Daily Brain Teasers for Sunday, 08 September 2019
|puzzles, riddles, mathematical problems, word games, mastermind, cinemania, music, stereograms, ...|
What a winning combination?The computer chose a secret code (sequence of 4 digits from 1 to 6). Your goal is to find that code. Black circles indicate the number of hits on the right spot. White circles indicate the number of hits on the wrong spot.
Afraid to cough
John was a clerk in a small drugstore but he was not much of a salesman. He could never find the item the customer wanted.
Bob, the owner, had about enough and warned John that the next sale he missed would be his last.
Just then a man came in coughing and he ask John for their best cough syrup.
Try as he might John could not find the cough syrup. Remembering Bob's warning he sold the man a box of Ex-Lax and told him to take it all at once.
The customer did as John said and then walked outside and leaned against a lamp post.
Bob had seen the whole thing and came over to ask John what had transpired.
"He wanted something for his cough but I couldn't find the cough syrup. I substituted Ex-Lax and told him to take it all at once" John explained.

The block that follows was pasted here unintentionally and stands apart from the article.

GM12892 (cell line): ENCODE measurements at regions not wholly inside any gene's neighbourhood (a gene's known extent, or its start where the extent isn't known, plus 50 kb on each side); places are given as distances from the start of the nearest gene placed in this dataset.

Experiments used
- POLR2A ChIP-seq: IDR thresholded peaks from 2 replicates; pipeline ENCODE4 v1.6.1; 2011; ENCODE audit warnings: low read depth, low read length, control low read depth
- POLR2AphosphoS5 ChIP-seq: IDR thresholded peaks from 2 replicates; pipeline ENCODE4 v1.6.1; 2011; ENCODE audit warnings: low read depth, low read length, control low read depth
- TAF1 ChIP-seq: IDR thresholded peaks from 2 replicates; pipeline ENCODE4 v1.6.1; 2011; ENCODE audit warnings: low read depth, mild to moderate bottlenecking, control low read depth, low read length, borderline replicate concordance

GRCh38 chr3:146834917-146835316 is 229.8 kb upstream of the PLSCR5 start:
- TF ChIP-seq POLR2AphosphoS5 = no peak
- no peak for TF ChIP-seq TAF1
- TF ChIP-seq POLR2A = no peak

"Ex-Lax won't cure a cough!" Bob shouted angrily.
"Sure it will" John said, pointing at the man leaning on the lamp post.
"Just look at him. He's afraid to cough!"
MAGIC SQUARE: Calculate A-B*CThe aim is to place the some numbers from the list (7, 8, 14, 24, 25, 31, 57, 58, 64) into the empty squares and squares marked with A, B an C. Sum of each row and column should be equal. All the numbers of the magic square must be different. Find values for A, B, and C. Solution is A-B*C.
Smoking and heart diseaseIn 1961, statistical evidence linking heavy smoking with heart disease was reported in the Journal of the American Medical Association. Drs. Daniel J Nathan and Dr. David M. Spain had studed 3,000 men. They found that for smokers of over 40 cigarettes daily and aged under 51 years, their chance of having coronary heart disease almost doubled. Further, among those studied that had coronary heart disease, 57% of heavy smokers suffered heart attacks, as compared to only 31% of light smokers. The doctors said it remained an "open question" whether the statistics were proof that heavy smoking was a cause of hardening of coronary arteries. Only a four-sentence article on page 3 appeared in the New York Times.«*